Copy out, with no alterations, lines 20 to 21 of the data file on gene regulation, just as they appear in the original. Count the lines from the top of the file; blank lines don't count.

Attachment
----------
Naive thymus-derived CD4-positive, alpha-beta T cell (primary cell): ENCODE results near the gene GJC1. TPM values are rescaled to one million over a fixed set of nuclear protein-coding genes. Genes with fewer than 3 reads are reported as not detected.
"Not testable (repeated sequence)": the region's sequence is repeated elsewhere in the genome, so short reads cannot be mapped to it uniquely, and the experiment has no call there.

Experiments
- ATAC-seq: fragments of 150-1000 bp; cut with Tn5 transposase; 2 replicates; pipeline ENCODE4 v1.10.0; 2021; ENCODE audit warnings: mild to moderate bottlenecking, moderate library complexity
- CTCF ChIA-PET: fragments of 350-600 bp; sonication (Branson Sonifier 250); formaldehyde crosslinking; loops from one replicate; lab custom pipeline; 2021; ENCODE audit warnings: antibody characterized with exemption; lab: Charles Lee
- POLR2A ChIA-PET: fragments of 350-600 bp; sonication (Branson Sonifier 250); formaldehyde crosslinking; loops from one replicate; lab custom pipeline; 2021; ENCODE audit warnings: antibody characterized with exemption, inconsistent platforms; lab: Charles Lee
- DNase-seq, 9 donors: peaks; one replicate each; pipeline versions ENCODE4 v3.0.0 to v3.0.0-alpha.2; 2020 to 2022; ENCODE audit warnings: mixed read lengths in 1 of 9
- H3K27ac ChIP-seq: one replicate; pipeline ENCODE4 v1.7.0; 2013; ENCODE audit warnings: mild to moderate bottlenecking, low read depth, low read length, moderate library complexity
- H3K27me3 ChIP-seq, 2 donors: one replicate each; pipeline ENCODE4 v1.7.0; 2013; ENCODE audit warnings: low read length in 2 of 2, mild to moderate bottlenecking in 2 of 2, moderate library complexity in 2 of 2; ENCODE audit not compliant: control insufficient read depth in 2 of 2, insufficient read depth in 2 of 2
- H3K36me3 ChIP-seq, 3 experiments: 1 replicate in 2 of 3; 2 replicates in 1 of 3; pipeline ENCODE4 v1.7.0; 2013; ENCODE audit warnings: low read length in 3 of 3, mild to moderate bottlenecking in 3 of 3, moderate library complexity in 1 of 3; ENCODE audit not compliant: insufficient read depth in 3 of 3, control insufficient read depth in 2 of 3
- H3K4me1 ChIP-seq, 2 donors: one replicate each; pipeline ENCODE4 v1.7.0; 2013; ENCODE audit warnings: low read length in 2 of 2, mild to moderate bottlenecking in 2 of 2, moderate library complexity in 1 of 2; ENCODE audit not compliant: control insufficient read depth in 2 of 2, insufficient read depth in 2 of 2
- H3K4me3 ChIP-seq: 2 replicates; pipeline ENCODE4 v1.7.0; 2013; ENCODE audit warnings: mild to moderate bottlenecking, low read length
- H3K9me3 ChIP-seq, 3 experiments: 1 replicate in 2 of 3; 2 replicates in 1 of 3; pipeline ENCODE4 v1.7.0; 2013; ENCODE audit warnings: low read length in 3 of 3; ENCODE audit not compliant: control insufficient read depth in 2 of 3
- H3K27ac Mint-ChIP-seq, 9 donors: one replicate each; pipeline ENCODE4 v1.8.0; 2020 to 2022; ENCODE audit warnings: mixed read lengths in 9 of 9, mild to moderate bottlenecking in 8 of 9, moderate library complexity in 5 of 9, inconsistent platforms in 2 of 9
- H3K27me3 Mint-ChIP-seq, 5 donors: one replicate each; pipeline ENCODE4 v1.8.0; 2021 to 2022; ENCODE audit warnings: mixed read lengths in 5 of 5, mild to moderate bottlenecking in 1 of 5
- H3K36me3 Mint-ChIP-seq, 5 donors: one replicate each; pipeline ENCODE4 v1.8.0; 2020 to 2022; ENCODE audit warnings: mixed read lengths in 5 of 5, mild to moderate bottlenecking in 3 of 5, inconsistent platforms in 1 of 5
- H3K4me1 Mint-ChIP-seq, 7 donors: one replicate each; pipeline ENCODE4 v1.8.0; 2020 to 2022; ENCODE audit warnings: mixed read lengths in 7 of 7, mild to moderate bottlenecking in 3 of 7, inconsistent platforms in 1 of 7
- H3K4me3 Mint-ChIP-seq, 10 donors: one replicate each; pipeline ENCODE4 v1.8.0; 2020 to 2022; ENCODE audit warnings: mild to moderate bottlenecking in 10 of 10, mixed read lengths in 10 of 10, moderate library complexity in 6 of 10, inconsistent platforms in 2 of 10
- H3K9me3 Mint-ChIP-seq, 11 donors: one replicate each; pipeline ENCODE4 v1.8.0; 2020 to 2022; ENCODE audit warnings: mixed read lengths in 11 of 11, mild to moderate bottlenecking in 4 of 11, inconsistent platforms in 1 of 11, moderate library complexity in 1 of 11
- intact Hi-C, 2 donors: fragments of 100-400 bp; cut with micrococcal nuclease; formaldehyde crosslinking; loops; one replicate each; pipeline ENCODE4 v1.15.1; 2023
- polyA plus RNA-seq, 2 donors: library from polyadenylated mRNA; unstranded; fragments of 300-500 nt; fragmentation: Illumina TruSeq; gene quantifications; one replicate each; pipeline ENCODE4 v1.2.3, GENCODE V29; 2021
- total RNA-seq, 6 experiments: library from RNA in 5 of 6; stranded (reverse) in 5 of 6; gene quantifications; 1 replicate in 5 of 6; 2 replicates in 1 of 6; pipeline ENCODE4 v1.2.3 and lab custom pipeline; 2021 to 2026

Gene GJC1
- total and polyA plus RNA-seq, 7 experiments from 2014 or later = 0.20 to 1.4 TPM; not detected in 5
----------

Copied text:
- intact Hi-C, 2 donors: fragments of 100-400 bp; cut with micrococcal nuclease; formaldehyde crosslinking; loops; one replicate each; pipeline ENCODE4 v1.15.1; 2023
- polyA plus RNA-seq, 2 donors: library from polyadenylated mRNA; unstranded; fragments of 300-500 nt; fragmentation: Illumina TruSeq; gene quantifications; one replicate each; pipeline ENCODE4 v1.2.3, GENCODE V29; 2021